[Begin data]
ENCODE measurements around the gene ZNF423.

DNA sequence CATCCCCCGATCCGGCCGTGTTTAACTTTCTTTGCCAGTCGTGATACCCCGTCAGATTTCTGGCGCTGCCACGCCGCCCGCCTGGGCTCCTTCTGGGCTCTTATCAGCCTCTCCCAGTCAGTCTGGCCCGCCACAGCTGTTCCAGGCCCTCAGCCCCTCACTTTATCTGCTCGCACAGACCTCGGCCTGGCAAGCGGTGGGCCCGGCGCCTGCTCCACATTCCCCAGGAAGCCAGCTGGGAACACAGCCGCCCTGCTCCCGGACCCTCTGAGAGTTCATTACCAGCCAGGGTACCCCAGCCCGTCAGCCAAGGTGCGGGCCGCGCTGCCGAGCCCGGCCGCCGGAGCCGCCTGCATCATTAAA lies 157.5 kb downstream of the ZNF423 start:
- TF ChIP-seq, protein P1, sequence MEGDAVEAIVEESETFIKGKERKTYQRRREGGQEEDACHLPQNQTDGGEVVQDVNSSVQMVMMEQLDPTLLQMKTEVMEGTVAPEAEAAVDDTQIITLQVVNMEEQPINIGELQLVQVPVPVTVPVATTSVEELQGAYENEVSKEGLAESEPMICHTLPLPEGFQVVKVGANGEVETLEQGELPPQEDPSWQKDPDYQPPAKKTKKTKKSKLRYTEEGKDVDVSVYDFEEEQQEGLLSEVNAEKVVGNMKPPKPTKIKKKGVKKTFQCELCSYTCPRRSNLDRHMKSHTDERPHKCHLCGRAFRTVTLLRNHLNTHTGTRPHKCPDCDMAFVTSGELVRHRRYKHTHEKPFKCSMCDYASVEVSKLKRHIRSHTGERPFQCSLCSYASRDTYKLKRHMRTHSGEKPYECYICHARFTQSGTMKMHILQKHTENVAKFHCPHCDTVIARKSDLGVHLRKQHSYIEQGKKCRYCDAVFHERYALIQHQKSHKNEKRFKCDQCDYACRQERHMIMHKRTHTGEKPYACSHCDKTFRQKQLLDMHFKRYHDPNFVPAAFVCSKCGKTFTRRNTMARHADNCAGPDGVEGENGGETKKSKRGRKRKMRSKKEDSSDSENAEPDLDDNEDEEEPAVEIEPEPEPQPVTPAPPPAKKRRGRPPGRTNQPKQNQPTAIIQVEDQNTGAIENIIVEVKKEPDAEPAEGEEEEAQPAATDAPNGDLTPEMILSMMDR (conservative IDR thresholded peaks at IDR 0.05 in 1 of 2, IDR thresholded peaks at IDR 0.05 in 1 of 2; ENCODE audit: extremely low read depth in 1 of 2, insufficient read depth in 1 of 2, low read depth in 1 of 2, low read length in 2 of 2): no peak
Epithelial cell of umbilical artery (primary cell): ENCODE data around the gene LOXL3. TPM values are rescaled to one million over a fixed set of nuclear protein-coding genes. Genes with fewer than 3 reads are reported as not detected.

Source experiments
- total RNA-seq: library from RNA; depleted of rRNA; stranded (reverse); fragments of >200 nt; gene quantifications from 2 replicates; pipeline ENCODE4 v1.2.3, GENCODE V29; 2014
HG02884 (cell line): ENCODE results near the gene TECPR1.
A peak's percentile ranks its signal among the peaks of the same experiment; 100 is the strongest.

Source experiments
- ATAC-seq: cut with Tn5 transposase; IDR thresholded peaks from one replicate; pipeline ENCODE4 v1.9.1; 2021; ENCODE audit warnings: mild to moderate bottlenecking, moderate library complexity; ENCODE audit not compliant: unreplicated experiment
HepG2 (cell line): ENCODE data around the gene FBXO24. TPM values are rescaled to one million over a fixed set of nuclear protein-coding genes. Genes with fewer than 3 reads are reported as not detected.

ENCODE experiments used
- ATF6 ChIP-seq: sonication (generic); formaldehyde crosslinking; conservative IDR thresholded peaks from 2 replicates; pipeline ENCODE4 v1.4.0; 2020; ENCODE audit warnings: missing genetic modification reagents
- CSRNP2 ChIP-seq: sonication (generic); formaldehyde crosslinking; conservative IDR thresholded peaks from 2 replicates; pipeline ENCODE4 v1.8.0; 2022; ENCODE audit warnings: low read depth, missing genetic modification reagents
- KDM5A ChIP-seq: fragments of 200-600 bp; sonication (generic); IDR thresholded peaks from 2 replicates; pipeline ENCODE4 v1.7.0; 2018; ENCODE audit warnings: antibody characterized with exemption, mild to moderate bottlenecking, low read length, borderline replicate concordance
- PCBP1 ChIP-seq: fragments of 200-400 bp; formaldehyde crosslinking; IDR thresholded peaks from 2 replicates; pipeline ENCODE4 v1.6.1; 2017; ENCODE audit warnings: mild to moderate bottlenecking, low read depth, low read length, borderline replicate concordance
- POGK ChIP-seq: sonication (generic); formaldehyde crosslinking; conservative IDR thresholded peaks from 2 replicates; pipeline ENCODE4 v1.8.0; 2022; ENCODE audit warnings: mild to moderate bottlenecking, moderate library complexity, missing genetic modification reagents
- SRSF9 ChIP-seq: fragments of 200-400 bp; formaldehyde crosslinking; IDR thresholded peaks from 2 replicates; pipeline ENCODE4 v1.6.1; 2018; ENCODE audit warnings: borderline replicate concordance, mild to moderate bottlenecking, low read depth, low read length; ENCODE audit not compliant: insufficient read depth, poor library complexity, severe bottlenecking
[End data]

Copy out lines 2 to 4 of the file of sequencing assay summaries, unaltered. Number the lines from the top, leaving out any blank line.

DNA sequence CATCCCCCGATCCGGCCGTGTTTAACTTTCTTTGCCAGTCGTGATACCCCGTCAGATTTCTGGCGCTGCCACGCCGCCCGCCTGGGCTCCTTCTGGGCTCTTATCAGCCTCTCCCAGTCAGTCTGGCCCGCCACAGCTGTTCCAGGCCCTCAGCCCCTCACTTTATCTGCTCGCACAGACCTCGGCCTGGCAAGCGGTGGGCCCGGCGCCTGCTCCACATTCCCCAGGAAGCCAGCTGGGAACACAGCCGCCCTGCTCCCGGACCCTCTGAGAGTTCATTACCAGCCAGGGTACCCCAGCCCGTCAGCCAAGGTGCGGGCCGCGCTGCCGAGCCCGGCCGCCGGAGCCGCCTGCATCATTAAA lies 157.5 kb downstream of the ZNF423 start:
- TF ChIP-seq, protein P1, sequence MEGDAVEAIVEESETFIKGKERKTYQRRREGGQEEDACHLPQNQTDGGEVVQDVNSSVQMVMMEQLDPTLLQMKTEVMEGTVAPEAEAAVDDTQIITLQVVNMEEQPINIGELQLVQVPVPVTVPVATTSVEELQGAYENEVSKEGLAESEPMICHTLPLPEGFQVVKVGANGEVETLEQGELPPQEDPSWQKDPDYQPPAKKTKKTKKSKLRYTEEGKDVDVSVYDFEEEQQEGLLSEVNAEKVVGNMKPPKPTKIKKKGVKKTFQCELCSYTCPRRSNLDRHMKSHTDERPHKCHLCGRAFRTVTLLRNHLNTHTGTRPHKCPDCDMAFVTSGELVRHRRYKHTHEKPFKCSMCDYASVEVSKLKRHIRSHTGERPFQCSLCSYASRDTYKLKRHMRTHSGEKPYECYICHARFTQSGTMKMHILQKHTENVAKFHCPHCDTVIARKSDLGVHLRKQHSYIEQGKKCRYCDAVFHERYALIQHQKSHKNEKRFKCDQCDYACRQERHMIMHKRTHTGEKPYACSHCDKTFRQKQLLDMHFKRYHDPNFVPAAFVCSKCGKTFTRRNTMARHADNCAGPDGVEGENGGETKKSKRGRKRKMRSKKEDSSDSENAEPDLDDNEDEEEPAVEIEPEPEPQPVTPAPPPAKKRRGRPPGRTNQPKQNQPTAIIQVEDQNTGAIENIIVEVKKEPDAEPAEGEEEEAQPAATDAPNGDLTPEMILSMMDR (conservative IDR thresholded peaks at IDR 0.05 in 1 of 2, IDR thresholded peaks at IDR 0.05 in 1 of 2; ENCODE audit: extremely low read depth in 1 of 2, insufficient read depth in 1 of 2, low read depth in 1 of 2, low read length in 2 of 2): no peak
Epithelial cell of umbilical artery (primary cell): ENCODE data around the gene LOXL3. TPM values are rescaled to one million over a fixed set of nuclear protein-coding genes. Genes with fewer than 3 reads are reported as not detected.